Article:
Criminal vs. Civil Cases
Court cases can take on a variety of forms depending on subject matter, what you’re trying to achieve in the case, and the argument you are presenting. However, the biggest divider of cases is whether the case is a civil case or a criminal case. The difference between the two lies in who brings up the case. In short, criminal cases deal with issues taken up by the government (a law is broken) against an entity, whereas civil cases deal with issues taken up by one entity (an individual or business, not the government) against another entity.
In criminal cases, the subject matter is related to a crime that affected society, therefore, the punishments are more severe. Because the punishments are more severe and criminal cases look bad on your record, the evidence needed to prove the case must be more clear-cut, typically needing a jury to decide the outcome (as opposed to just a judge in a benched trial). The evidence must be enough to prove “beyond reasonable doubt” that the defendant most likely committed a crime and that the more severe punishment is justified. The more severe punishments often take the form of fees, jail time, and, in extreme cases, the death penalty. Furthermore, because criminal cases are enacted by the state, who are held more closely to the constitution and its ideals of due process, there are more rights given to the defendant as a protection against government. This protects defendants, who may or may not be innocent, from those extreme punishments only the government can hand out. Some examples of criminal cases involve murder, drug dealing, robbery, DUI infractions, and vandalism. As you can probably see, all these crimes break a law and hurt society in some way, so the government may take up a criminal case to rectify the injustice.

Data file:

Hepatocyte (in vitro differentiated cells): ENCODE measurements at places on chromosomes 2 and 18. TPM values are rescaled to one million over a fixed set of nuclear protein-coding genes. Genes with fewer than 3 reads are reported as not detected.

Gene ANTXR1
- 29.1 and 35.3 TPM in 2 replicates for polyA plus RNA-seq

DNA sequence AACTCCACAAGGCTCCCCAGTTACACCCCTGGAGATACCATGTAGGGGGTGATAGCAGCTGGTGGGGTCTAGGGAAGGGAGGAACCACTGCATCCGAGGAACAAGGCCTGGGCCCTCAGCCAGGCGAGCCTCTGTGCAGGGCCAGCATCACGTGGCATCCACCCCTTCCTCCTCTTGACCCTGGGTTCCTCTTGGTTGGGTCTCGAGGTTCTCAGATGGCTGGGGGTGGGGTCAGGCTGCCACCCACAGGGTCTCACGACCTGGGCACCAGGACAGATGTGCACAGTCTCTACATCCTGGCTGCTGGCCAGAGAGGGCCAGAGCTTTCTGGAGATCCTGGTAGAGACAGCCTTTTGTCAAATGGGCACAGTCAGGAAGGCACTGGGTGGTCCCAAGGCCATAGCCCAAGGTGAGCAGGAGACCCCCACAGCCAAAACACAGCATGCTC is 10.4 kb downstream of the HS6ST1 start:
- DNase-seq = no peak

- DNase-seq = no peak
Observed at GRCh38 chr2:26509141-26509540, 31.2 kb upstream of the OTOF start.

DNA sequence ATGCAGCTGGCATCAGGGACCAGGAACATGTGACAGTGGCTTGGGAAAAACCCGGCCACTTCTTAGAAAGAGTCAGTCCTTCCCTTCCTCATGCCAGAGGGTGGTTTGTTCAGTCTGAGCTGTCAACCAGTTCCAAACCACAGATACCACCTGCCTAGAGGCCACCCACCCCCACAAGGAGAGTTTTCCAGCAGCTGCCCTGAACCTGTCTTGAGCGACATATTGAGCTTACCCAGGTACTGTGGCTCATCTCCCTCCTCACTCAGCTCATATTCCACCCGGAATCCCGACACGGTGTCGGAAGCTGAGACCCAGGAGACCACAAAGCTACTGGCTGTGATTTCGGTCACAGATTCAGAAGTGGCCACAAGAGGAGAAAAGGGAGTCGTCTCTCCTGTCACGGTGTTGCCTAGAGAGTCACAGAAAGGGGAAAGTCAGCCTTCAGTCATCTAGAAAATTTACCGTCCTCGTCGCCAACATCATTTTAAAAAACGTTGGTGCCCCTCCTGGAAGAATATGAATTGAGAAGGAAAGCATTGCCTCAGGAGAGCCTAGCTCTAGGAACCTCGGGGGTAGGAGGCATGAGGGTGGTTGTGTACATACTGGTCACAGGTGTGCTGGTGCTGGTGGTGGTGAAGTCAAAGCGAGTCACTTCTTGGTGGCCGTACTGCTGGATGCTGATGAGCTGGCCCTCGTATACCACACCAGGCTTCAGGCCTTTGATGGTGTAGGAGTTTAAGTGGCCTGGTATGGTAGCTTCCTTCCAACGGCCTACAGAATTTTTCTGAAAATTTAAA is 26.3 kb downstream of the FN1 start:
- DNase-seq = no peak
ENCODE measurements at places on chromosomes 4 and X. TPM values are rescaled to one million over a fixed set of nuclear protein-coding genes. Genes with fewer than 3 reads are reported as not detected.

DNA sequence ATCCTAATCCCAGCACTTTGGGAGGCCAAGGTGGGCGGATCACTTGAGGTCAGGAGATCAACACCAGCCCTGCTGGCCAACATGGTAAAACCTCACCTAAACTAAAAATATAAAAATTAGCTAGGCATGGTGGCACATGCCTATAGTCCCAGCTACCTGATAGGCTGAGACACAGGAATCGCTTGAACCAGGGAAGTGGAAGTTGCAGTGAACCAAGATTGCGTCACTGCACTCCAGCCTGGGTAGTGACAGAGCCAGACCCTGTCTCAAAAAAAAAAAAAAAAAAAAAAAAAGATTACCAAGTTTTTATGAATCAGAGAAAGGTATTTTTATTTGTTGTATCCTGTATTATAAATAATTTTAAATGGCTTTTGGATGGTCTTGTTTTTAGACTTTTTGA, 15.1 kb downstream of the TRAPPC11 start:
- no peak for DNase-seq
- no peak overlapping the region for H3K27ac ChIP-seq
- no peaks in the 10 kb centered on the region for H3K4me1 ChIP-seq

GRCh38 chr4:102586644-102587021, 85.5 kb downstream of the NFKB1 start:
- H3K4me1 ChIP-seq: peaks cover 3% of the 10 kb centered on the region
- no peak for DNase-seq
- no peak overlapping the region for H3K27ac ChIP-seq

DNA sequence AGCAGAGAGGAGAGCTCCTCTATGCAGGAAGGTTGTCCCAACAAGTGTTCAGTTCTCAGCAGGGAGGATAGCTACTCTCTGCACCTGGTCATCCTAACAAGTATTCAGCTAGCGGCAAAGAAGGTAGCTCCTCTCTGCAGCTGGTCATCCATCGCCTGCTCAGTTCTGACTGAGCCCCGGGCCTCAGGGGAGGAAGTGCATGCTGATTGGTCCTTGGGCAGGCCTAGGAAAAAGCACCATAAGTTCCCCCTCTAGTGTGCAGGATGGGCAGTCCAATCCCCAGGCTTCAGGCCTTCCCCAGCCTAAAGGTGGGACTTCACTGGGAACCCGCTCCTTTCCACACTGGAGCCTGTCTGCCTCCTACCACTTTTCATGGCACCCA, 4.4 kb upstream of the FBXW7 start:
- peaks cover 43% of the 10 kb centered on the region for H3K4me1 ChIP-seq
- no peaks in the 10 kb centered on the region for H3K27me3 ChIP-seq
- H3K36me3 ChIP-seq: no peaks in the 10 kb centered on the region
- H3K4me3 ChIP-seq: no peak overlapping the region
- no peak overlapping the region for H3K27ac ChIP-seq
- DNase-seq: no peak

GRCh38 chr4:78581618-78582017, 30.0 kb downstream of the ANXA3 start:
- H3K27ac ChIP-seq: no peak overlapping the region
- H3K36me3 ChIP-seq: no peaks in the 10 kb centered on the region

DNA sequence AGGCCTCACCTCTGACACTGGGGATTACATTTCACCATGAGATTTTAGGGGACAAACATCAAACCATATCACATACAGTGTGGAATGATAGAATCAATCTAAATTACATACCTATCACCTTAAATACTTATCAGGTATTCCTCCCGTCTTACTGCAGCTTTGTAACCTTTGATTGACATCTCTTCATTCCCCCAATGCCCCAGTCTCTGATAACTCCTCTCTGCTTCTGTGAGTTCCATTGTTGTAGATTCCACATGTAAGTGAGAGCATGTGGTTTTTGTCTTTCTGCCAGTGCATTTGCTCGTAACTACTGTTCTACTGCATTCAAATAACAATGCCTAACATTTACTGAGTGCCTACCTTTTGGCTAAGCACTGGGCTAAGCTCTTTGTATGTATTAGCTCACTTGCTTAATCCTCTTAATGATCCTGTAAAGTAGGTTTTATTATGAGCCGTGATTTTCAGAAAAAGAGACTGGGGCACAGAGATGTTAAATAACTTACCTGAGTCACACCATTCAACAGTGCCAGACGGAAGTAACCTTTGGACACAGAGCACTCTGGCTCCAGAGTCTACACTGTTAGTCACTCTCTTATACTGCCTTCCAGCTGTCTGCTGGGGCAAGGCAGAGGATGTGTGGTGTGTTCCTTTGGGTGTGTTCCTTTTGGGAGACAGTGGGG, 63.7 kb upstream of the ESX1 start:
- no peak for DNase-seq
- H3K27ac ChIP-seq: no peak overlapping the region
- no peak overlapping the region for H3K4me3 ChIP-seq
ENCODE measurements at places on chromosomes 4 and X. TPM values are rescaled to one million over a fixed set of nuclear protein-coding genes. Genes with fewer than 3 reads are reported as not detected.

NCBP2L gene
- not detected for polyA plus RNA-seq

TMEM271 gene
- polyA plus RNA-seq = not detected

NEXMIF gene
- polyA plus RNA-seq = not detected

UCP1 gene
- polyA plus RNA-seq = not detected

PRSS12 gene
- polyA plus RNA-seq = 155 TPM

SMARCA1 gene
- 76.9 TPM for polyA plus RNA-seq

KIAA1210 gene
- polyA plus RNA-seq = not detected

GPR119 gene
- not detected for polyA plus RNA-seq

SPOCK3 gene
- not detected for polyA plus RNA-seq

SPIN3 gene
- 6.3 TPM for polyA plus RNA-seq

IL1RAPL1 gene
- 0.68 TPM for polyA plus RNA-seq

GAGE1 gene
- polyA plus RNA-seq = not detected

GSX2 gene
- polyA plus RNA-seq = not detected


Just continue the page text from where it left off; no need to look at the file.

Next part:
Civil cases deal with subject matter related to infractions committed between members of a society. Entities (business or individual) may resort to civil cases in order to resolve disputes or wrongdoings between each other. There are, therefore, less severe punishments, typically in the form of a monetary award. Furthermore, since civil cases only resolve disputes between society members and not the government, the defendant is not given as many rights (as opposed to criminal cases) because the government is not there to need those rights as a protection. Civil cases also require less evidence than criminal cases – where only “preponderance of evidence” is required – to prove a case. A judge is typically the one making the verdict and not a jury. Some examples of civil law cases involve divorce, contract disputes, personal injury issues like car accidents and medical malpractice, etc.. As you can probably see, all these cases involve disputes between non-government parties and so civil cases can be used to rectify the issues through monetary awards.
Meldon Law deals with both criminal and civil cases, dealing with issues all the way from DUI infractions to personal injury car accidents. If you’re worried about a possible criminal or civil court case you may be involved in, give us a call at (352) 614-3705.